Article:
In view of the above conclusion, it is not necessary to discuss other contentions of respondent to the effect that the corporation is a necessary party to the present proceeding; and that mandamus is not the proper proceeding to compel registration of shares of stock.
The order denying the petition for a writ of mandate is affirmed.
1. The allegations of the petition (other than those regarding ownership) are as follows: Benedict Heights, Inc. is a corporation organized and existing under the laws of California. About March 1, 1951, Marion Benjamin, Joe Davis Charles Stanton, Vid Rosner and Arlie Bjorkland were directors and officers of said corporation. About 1952 said officers and directors delegated to respondent Fairfield all their duties as directors and officers of said corporation and turned over to him all the books and records, and the control of all assets, of said corporation. Since said date said corporation has not actively engaged in business, but all said corporation's activities have been performed by Fairfield acting as managing agent of said corporation without any authority. Fairfield has possession of all the books and records of said corporation and has control of all its assets. Fairfield has, while acting as agent and manager of said corporation, collected money due to the corporation and made disbursements without authorization from the board of directors. Fairfield negotiated the sale of real estate formerly owned by the corporation, which real estate at the time of sale constituted the corporation's sole asset, other than stock subscriptions. There has been no accounting to the stockholders, or the last board of directors, of the corporation for any transactions Fairfield carried out since about 1952; and there have been no stockholders' or directors' meetings since about 1952. Respondent Rosner was the last elected president, and respondent Benjamin was the last elected secretary, of said corporation. Inquiries directed to Rosner and Benjamin about the affairs of the corporation always bring the same reply, which is, ‘see Mr. Fairfield.’ Rosner and Benjamin disclaim having had anything to do with the corporation for several years. Fairfield refuses to give any information to stockholders concerning officers of the corporation. All assets of said corporation are under the control of Fairfield. By reason of the refusal of Fairfield, Rosner and Benjamin to recognize the assignment to petitioner of said certificate No. 36 and to re-issue said certificate to petitioner and to permit petitioner to examine the books and records of said corporation, petitioner is unable to participate as a stockholder in said corporation, and is unable, as a stockholder, to ascertain the financial status of the corporation. By reason of the inactivity of the corporation since 1952, and of the fact that all the books, records and assets of said corporation have been in the control of Fairfield since 1952, ‘the fictitious Corporate persons have, for all practical purposes, disappeared, and for that reason Benedict Heights, Inc. is not made a party to this proceeding. By reason of the facts herein above alleged, Petitioner alleges that Joseph W. Fairfield is the alter ego of Benedict Heights, Inc.’ Petitioner has no plain, speedy and adequate remedy at law or equity.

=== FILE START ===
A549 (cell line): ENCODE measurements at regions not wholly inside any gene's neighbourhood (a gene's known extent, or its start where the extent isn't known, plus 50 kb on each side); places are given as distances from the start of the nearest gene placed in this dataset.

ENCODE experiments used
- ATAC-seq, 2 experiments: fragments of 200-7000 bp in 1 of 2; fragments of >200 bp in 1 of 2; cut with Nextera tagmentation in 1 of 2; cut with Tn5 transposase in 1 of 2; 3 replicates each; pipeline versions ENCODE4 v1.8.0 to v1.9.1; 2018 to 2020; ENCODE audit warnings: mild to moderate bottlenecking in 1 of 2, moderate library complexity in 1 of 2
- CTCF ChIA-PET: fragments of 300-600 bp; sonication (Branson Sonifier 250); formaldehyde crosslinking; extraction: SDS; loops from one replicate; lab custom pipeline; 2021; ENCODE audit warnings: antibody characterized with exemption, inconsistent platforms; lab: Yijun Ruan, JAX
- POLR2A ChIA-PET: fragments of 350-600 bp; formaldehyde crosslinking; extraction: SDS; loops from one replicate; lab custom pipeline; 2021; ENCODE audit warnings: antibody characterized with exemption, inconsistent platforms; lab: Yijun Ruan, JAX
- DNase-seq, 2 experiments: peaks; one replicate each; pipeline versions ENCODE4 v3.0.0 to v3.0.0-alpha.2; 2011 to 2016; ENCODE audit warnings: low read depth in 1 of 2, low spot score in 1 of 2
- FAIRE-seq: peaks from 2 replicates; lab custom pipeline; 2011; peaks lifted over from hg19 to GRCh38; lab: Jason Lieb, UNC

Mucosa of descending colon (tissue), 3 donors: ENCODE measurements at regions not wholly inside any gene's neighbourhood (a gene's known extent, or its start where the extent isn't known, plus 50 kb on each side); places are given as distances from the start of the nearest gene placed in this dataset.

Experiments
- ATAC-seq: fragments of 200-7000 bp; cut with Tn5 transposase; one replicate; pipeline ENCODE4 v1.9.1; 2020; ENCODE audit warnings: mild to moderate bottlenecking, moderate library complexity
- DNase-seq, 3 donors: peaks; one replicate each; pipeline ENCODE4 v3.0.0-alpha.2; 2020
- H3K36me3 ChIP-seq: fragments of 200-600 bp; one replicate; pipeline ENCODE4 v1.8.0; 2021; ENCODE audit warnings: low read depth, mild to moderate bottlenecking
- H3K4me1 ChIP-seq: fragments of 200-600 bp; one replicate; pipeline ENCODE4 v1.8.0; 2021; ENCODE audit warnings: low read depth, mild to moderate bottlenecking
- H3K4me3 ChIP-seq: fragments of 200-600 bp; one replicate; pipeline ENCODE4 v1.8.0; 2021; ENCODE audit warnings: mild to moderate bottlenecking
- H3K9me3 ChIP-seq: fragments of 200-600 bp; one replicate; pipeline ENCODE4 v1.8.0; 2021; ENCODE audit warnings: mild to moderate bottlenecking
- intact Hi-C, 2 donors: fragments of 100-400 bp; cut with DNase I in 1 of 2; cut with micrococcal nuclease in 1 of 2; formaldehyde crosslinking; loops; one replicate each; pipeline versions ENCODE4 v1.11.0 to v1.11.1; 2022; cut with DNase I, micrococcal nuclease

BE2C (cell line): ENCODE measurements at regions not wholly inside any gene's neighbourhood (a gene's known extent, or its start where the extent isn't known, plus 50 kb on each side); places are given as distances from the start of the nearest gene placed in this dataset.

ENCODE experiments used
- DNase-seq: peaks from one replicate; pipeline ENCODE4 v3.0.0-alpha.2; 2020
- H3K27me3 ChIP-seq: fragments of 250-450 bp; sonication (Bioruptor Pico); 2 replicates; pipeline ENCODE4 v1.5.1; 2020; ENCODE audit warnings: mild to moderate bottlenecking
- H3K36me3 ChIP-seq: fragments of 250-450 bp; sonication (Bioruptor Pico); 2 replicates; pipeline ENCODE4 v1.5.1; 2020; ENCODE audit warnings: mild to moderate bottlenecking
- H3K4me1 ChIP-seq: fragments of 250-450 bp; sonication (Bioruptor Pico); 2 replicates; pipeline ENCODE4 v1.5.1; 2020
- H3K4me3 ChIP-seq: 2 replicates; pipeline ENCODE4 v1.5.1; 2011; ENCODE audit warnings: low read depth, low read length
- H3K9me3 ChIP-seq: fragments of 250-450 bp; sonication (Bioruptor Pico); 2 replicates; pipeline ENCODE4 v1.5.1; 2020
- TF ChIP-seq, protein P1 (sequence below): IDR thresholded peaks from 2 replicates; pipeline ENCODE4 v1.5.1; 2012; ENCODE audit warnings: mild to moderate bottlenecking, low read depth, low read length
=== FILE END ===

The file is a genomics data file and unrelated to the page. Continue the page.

WOOD, Presiding Justice.
FOURT and LILLIE, JJ., concur.